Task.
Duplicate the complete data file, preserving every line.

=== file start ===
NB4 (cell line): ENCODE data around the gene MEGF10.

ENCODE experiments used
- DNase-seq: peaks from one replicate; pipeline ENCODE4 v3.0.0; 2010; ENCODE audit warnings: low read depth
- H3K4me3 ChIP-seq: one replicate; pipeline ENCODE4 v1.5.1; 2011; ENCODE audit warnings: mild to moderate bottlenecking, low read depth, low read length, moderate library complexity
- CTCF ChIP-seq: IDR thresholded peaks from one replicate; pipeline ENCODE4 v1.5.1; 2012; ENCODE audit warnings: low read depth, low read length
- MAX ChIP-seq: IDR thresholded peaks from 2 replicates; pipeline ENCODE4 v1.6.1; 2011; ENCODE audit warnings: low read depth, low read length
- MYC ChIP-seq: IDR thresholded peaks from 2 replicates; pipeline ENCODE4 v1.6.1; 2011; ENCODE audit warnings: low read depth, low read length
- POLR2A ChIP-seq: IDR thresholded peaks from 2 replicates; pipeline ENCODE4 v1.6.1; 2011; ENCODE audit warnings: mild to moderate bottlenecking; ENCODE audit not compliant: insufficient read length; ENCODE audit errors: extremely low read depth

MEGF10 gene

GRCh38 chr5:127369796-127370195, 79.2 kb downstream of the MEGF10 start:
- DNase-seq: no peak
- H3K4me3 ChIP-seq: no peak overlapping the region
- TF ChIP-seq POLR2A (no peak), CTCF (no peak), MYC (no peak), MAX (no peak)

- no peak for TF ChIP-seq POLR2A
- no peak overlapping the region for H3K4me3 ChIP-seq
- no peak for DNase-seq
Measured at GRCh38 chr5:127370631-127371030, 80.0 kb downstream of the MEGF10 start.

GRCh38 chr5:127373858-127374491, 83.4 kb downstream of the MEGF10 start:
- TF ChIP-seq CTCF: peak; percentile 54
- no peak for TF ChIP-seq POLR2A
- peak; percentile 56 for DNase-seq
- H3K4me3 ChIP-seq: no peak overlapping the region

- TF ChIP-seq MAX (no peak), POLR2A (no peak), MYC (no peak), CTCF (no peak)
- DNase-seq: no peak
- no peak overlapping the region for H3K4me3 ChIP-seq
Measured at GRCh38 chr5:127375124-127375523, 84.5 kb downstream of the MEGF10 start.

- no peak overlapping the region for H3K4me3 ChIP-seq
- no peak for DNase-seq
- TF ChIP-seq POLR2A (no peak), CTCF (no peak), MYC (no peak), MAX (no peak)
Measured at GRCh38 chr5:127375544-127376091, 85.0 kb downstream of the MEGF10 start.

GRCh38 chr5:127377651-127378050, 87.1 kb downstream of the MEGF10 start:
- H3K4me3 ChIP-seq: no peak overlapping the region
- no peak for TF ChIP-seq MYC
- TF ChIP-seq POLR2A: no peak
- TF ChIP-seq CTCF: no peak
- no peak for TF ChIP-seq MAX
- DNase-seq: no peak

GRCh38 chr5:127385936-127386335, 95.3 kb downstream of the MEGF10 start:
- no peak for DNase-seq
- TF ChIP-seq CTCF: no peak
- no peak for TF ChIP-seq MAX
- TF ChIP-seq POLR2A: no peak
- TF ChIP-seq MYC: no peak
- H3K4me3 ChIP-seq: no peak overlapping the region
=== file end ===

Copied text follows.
NB4 (cell line): ENCODE data around the gene MEGF10.

ENCODE experiments used
- DNase-seq: peaks from one replicate; pipeline ENCODE4 v3.0.0; 2010; ENCODE audit warnings: low read depth
- H3K4me3 ChIP-seq: one replicate; pipeline ENCODE4 v1.5.1; 2011; ENCODE audit warnings: mild to moderate bottlenecking, low read depth, low read length, moderate library complexity
- CTCF ChIP-seq: IDR thresholded peaks from one replicate; pipeline ENCODE4 v1.5.1; 2012; ENCODE audit warnings: low read depth, low read length
- MAX ChIP-seq: IDR thresholded peaks from 2 replicates; pipeline ENCODE4 v1.6.1; 2011; ENCODE audit warnings: low read depth, low read length
- MYC ChIP-seq: IDR thresholded peaks from 2 replicates; pipeline ENCODE4 v1.6.1; 2011; ENCODE audit warnings: low read depth, low read length
- POLR2A ChIP-seq: IDR thresholded peaks from 2 replicates; pipeline ENCODE4 v1.6.1; 2011; ENCODE audit warnings: mild to moderate bottlenecking; ENCODE audit not compliant: insufficient read length; ENCODE audit errors: extremely low read depth

MEGF10 gene

GRCh38 chr5:127369796-127370195, 79.2 kb downstream of the MEGF10 start:
- DNase-seq: no peak
- H3K4me3 ChIP-seq: no peak overlapping the region
- TF ChIP-seq POLR2A (no peak), CTCF (no peak), MYC (no peak), MAX (no peak)

- no peak for TF ChIP-seq POLR2A
- no peak overlapping the region for H3K4me3 ChIP-seq
- no peak for DNase-seq
Measured at GRCh38 chr5:127370631-127371030, 80.0 kb downstream of the MEGF10 start.

GRCh38 chr5:127373858-127374491, 83.4 kb downstream of the MEGF10 start:
- TF ChIP-seq CTCF: peak; percentile 54
- no peak for TF ChIP-seq POLR2A
- peak; percentile 56 for DNase-seq
- H3K4me3 ChIP-seq: no peak overlapping the region

- TF ChIP-seq MAX (no peak), POLR2A (no peak), MYC (no peak), CTCF (no peak)
- DNase-seq: no peak
- no peak overlapping the region for H3K4me3 ChIP-seq
Measured at GRCh38 chr5:127375124-127375523, 84.5 kb downstream of the MEGF10 start.

- no peak overlapping the region for H3K4me3 ChIP-seq
- no peak for DNase-seq
- TF ChIP-seq POLR2A (no peak), CTCF (no peak), MYC (no peak), MAX (no peak)
Measured at GRCh38 chr5:127375544-127376091, 85.0 kb downstream of the MEGF10 start.

GRCh38 chr5:127377651-127378050, 87.1 kb downstream of the MEGF10 start:
- H3K4me3 ChIP-seq: no peak overlapping the region
- no peak for TF ChIP-seq MYC
- TF ChIP-seq POLR2A: no peak
- TF ChIP-seq CTCF: no peak
- no peak for TF ChIP-seq MAX
- DNase-seq: no peak

GRCh38 chr5:127385936-127386335, 95.3 kb downstream of the MEGF10 start:
- no peak for DNase-seq
- TF ChIP-seq CTCF: no peak
- no peak for TF ChIP-seq MAX
- TF ChIP-seq POLR2A: no peak
- TF ChIP-seq MYC: no peak
- H3K4me3 ChIP-seq: no peak overlapping the region